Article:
Athens County Children Services


October & November 2011  |  Volume 2  |  Issue 6      

 

 Report Child Abuse    |   Children Waiting   |   Events   |   Services   |   Foster & Adoption

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In This Issue
Children Waiting: Brennan and Chris
Santa Tree Project
Home at last!
Embracing our rich history
The garden project
Parenting Tips: Safe Halloween!
Children Waiting

 

 Brennan, Age 10  

 

Brennan  

Brennan is a very active boy who loves to be outdoors playing football and baseball. Brennan recently received a reward for his participation in a basketball camp. He also enjoys playing videos games on the PlayStation or the Wii. Brennan is very funny and loves to tell jokes. Although shy at first, Brennan is outgoing once he is comfortable and can be very affectionate with people he loves and trusts.  

 

 For more information on Brennan, click here!  

 

 

Chris, Age 15

 

 

 

Chris is a very likable young man who wants to be outside riding his bike and being active. He is very creative and enjoys making and creating different things. Chris likes to be around his peers and is very good with the other kids in his foster home. Chris is talkative and engages in conversations very well. Chris recently discovered he likes playing sports, and wants a family that would support his desire to try new things.

 

For more information on Chris, please click here! 

 

Community Education

 

Did you know that Athens County Children Services would love to come speak with your community group about how to recognize and prevent child abuse? For more information, please call (740) 592-3061 and ask to speak with either Laura Bobo or Donna Robison.


Santa Tree Project



Applications for the Santa Tree will be accepted from
Tuesday, November 1 through Monday, November 28. If you or someone you know if in need of help with gifts for children this holiday season, please stop by ACCS Building 14 to fill out an application for help. Please note: All applications must be filled out by the legal guardian and there will be NO waiting list. Please call (740) 592-3061 with questions!

Upcoming Events!

3rd Annual Finding Families For Our Kids  

 

November 4, 2011

6:00 pm to 8:00 pm   

 

Come learn about children in Southeast Ohio who are waiting for their forever families. We will have videos, pictures, and narratives of children available for adoption. Light refreshments will be provided! The meeting will take place in ACCS Building 14. For more information, contact Sheri Rettig at (740) 592-3061.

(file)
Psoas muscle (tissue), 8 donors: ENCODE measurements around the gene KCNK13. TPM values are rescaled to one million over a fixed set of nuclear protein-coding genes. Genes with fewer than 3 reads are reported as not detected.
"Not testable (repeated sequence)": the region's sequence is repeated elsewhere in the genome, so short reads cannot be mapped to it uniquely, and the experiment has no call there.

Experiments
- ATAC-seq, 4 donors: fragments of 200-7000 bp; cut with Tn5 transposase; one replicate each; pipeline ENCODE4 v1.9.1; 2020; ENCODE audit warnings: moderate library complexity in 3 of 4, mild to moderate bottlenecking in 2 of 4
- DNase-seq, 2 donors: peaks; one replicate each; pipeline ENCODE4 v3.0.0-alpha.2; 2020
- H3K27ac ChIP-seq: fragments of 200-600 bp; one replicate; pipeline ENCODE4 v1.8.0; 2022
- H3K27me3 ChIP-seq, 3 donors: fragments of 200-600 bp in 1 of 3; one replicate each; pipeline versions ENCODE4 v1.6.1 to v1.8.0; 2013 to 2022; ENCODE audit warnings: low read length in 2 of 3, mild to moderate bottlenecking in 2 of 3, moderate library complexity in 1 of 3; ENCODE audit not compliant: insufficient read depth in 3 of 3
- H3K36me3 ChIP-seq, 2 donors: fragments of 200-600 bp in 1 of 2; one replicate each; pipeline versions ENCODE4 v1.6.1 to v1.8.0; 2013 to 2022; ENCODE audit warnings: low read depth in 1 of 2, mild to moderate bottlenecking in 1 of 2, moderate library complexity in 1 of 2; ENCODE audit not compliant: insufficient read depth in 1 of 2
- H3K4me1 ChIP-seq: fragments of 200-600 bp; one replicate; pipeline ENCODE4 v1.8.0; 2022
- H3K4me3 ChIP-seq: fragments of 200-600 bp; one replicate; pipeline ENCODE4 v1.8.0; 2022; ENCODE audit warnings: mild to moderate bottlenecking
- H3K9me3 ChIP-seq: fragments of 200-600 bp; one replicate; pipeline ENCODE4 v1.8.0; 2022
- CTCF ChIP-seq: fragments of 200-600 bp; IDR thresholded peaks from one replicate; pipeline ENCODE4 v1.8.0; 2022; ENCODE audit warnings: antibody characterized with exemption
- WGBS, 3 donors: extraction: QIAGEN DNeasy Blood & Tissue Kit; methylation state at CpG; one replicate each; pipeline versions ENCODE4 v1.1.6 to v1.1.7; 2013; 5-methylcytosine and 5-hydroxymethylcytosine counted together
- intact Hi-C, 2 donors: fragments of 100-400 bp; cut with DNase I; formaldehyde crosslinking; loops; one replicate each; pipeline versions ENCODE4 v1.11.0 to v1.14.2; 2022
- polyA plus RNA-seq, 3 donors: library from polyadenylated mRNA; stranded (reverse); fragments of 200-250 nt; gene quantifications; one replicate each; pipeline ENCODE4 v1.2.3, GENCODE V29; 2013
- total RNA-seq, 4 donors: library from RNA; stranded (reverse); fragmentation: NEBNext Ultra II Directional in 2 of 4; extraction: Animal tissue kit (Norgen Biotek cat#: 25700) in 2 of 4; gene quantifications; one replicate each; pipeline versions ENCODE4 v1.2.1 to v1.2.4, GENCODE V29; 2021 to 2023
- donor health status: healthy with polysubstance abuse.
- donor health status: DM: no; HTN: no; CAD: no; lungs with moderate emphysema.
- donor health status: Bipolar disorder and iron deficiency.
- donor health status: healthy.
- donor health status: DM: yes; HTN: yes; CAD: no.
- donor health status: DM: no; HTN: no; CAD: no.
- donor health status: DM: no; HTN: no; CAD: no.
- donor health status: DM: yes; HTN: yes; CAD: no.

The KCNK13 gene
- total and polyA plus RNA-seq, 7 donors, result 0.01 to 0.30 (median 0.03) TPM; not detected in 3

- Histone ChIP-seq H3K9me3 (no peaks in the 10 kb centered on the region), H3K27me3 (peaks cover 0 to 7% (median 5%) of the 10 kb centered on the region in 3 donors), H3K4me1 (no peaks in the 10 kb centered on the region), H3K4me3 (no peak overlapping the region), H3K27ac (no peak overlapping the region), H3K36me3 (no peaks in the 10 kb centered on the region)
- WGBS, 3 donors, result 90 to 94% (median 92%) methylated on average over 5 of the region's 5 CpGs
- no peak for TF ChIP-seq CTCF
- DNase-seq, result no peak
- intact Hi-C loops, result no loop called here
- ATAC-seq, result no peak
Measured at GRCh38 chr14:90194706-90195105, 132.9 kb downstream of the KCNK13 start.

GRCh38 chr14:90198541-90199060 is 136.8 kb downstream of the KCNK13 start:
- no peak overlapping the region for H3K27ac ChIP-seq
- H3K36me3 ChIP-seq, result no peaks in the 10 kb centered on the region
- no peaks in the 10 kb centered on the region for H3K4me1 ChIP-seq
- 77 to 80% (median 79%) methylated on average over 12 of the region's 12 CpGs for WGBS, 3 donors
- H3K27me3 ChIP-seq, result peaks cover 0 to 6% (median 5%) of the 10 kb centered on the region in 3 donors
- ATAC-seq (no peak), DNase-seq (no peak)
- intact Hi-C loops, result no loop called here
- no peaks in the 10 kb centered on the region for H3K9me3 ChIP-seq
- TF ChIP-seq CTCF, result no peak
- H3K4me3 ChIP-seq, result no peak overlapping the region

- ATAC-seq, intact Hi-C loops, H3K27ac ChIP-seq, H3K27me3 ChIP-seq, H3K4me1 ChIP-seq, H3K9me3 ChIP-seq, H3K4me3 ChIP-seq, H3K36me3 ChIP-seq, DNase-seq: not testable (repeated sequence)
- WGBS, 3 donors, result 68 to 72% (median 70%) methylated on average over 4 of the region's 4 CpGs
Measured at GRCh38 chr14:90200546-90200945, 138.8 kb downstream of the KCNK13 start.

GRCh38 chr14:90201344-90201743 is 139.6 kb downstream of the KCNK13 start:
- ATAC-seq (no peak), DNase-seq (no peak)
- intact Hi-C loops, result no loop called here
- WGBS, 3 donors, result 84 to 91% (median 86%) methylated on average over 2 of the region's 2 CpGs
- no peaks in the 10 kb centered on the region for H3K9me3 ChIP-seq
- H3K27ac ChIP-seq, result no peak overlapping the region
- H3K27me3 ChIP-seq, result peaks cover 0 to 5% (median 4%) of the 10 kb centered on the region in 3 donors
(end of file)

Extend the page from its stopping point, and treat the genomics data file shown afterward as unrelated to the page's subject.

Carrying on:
Contact Us

If you suspect abuse or neglect, please call:

 

740-592-3061

 

(M-F, 8:00am - 4:30pm)

 

1-877-477-0772

 

(After-hours, weekends, holidays)


If you would like more information on foster care and adoption, please call:

 

740-592-3061

 

(M-F, 8:00am - 4:30pm)

 

Home at last!

Adoption finalization

This young lady (far left) has found a permanent family and her adoption was finalized just one month prior to her 18th birthday. Her dad says:

"We got into this because she needed a permanent home, and found out that we needed her too!"

Congratulations to this youth and her loving family.

Embracing our rich history

 

Athens County Children Services is exploring the rich history of their institution. The agency has been carrying out its mission of protecting children, strengthening families, and securing futures since the original children's home was founded in 1876.

 

Before the opening of the Children's Home, neglected children and orphans were subject to unsafe conditions and an appalling quality of life at the county infirmarAthens Childrens Homey. Quaker philanthropist John S. Fowler, shocked by the living conditions of these children, raised money to support the construction of a children's home.

 

 Fowler not only wanted to protect the children from the unsafe conditions, but he wished to provide them with the opportunity to grow and develop in a safe environment. Due to economical factors within the county, Fowler was forced to solicit funds to realize his vision. The $22,513 used to start-up the home was collected locally, and a 135-year-old document of donors' names and pledges remains framed at the agency.

 

The creation of the children's home provided a safe haven and education for hundreds of local children that would have otherwise gone without. The institutions' close ties with the citizens and history of Athens County show through the lasting approval, and financial support through the agency's levy.

 

Now, Athens County Children Services continues to work to prevent child abuse and neglect in the local community by offering resources for families, and by finding loving and nurturing homes for children. It is still their belief that every child should be given the proper resources to grow and flourish in society.

 

In celebration of the lasting relationship between Athens County Children Services and local residents, the agency is now seeking out the former employees, volunteers, and residents of the Athens Children's Home. They are reaching out to and inviting those with memories of the earlier years of the institution to share their personal experiences, recollections, and even photographs. If you or a loved one possess memories of the original Athens Children Home, you are encouraged to share them by contacting Sherri Oliver at (740) 592-3061.